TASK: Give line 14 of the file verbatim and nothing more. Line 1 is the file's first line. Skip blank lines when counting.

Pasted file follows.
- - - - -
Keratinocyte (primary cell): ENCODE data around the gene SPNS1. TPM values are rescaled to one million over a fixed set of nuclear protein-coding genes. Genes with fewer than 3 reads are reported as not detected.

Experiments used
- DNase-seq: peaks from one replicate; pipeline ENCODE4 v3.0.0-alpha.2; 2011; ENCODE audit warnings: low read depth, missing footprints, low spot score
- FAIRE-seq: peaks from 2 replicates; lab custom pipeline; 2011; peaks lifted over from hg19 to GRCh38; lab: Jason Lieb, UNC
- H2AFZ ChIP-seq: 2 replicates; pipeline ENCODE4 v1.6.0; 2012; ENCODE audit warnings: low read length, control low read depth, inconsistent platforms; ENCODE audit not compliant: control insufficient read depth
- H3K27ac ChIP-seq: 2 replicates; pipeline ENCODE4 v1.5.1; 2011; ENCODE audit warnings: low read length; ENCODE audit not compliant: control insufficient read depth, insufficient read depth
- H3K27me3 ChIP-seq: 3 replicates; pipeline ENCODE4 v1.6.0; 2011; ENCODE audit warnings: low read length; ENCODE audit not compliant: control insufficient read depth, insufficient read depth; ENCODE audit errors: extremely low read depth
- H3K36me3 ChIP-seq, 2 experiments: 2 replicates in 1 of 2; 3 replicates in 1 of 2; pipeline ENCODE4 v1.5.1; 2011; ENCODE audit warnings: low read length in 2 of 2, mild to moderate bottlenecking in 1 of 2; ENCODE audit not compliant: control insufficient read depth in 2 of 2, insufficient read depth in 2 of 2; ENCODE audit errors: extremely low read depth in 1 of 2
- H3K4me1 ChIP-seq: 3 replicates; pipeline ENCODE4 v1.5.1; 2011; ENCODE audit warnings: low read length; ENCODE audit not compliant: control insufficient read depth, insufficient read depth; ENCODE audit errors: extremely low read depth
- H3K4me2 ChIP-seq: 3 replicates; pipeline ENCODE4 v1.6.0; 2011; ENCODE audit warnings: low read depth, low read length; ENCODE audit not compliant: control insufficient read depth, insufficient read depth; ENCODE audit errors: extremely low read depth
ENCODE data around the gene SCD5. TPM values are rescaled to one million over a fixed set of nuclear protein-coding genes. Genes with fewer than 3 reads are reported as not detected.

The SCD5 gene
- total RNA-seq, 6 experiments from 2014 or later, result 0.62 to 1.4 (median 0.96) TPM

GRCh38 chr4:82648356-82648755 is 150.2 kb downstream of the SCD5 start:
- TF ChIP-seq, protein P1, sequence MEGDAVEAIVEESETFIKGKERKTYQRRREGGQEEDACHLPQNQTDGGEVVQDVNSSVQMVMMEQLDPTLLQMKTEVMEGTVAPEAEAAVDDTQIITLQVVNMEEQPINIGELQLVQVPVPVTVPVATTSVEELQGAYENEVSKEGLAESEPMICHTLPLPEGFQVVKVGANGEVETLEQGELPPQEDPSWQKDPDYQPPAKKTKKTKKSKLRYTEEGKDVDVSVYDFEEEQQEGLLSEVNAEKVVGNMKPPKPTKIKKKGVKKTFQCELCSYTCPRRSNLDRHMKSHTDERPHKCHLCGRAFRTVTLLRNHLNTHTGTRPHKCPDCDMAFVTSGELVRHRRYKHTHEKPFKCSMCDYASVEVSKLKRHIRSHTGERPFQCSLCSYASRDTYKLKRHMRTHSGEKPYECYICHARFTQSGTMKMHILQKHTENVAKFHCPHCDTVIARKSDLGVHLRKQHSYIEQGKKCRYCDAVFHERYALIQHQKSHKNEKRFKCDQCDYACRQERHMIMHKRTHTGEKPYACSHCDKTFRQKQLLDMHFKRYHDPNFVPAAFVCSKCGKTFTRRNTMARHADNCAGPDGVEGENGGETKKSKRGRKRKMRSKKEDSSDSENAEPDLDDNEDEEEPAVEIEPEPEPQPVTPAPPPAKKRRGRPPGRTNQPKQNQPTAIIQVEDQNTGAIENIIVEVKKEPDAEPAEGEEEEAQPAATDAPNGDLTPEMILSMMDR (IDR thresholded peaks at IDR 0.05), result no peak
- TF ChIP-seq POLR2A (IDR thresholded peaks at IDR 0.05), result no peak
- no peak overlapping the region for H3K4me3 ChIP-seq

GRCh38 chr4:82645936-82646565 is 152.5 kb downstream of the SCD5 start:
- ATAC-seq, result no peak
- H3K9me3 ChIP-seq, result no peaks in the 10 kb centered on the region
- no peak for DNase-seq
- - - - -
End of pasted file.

GRCh38 chr4:82648356-82648755 is 150.2 kb downstream of the SCD5 start: